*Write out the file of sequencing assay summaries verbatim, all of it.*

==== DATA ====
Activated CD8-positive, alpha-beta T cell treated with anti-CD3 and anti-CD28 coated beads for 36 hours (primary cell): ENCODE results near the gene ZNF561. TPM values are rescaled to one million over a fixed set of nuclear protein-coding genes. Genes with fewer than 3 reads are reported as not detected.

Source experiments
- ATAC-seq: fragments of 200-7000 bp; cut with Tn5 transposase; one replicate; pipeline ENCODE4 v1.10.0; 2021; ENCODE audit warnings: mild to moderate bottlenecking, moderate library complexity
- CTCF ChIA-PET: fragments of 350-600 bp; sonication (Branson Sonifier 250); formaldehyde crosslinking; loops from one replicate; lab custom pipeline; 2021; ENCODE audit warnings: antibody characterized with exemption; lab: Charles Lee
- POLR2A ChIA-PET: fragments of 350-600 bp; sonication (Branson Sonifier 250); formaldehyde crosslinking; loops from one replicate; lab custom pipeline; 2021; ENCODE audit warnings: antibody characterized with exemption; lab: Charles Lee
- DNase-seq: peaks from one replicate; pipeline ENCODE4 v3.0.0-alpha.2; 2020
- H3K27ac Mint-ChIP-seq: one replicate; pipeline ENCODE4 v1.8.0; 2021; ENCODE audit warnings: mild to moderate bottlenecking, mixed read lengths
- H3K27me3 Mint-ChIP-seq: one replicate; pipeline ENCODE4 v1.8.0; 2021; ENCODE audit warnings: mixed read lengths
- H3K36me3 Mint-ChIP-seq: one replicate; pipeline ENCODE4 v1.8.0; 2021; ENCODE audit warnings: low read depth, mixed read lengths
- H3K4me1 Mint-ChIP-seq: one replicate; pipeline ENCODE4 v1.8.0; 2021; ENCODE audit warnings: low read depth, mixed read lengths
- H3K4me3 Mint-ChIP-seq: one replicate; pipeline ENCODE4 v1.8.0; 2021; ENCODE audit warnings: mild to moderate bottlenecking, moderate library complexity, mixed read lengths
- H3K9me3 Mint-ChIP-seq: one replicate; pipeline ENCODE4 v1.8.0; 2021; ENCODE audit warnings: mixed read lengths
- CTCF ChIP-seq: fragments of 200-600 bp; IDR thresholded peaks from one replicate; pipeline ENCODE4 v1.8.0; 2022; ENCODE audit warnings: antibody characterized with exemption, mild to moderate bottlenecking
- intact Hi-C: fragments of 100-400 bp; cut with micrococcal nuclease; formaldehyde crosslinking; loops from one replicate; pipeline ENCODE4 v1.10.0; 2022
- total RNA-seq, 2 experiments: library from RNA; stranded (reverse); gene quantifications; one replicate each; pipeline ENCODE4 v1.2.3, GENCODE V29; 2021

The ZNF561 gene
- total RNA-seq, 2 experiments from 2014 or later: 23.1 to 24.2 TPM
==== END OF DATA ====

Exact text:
Activated CD8-positive, alpha-beta T cell treated with anti-CD3 and anti-CD28 coated beads for 36 hours (primary cell): ENCODE results near the gene ZNF561. TPM values are rescaled to one million over a fixed set of nuclear protein-coding genes. Genes with fewer than 3 reads are reported as not detected.

Source experiments
- ATAC-seq: fragments of 200-7000 bp; cut with Tn5 transposase; one replicate; pipeline ENCODE4 v1.10.0; 2021; ENCODE audit warnings: mild to moderate bottlenecking, moderate library complexity
- CTCF ChIA-PET: fragments of 350-600 bp; sonication (Branson Sonifier 250); formaldehyde crosslinking; loops from one replicate; lab custom pipeline; 2021; ENCODE audit warnings: antibody characterized with exemption; lab: Charles Lee
- POLR2A ChIA-PET: fragments of 350-600 bp; sonication (Branson Sonifier 250); formaldehyde crosslinking; loops from one replicate; lab custom pipeline; 2021; ENCODE audit warnings: antibody characterized with exemption; lab: Charles Lee
- DNase-seq: peaks from one replicate; pipeline ENCODE4 v3.0.0-alpha.2; 2020
- H3K27ac Mint-ChIP-seq: one replicate; pipeline ENCODE4 v1.8.0; 2021; ENCODE audit warnings: mild to moderate bottlenecking, mixed read lengths
- H3K27me3 Mint-ChIP-seq: one replicate; pipeline ENCODE4 v1.8.0; 2021; ENCODE audit warnings: mixed read lengths
- H3K36me3 Mint-ChIP-seq: one replicate; pipeline ENCODE4 v1.8.0; 2021; ENCODE audit warnings: low read depth, mixed read lengths
- H3K4me1 Mint-ChIP-seq: one replicate; pipeline ENCODE4 v1.8.0; 2021; ENCODE audit warnings: low read depth, mixed read lengths
- H3K4me3 Mint-ChIP-seq: one replicate; pipeline ENCODE4 v1.8.0; 2021; ENCODE audit warnings: mild to moderate bottlenecking, moderate library complexity, mixed read lengths
- H3K9me3 Mint-ChIP-seq: one replicate; pipeline ENCODE4 v1.8.0; 2021; ENCODE audit warnings: mixed read lengths
- CTCF ChIP-seq: fragments of 200-600 bp; IDR thresholded peaks from one replicate; pipeline ENCODE4 v1.8.0; 2022; ENCODE audit warnings: antibody characterized with exemption, mild to moderate bottlenecking
- intact Hi-C: fragments of 100-400 bp; cut with micrococcal nuclease; formaldehyde crosslinking; loops from one replicate; pipeline ENCODE4 v1.10.0; 2022
- total RNA-seq, 2 experiments: library from RNA; stranded (reverse); gene quantifications; one replicate each; pipeline ENCODE4 v1.2.3, GENCODE V29; 2021

The ZNF561 gene
- total RNA-seq, 2 experiments from 2014 or later: 23.1 to 24.2 TPM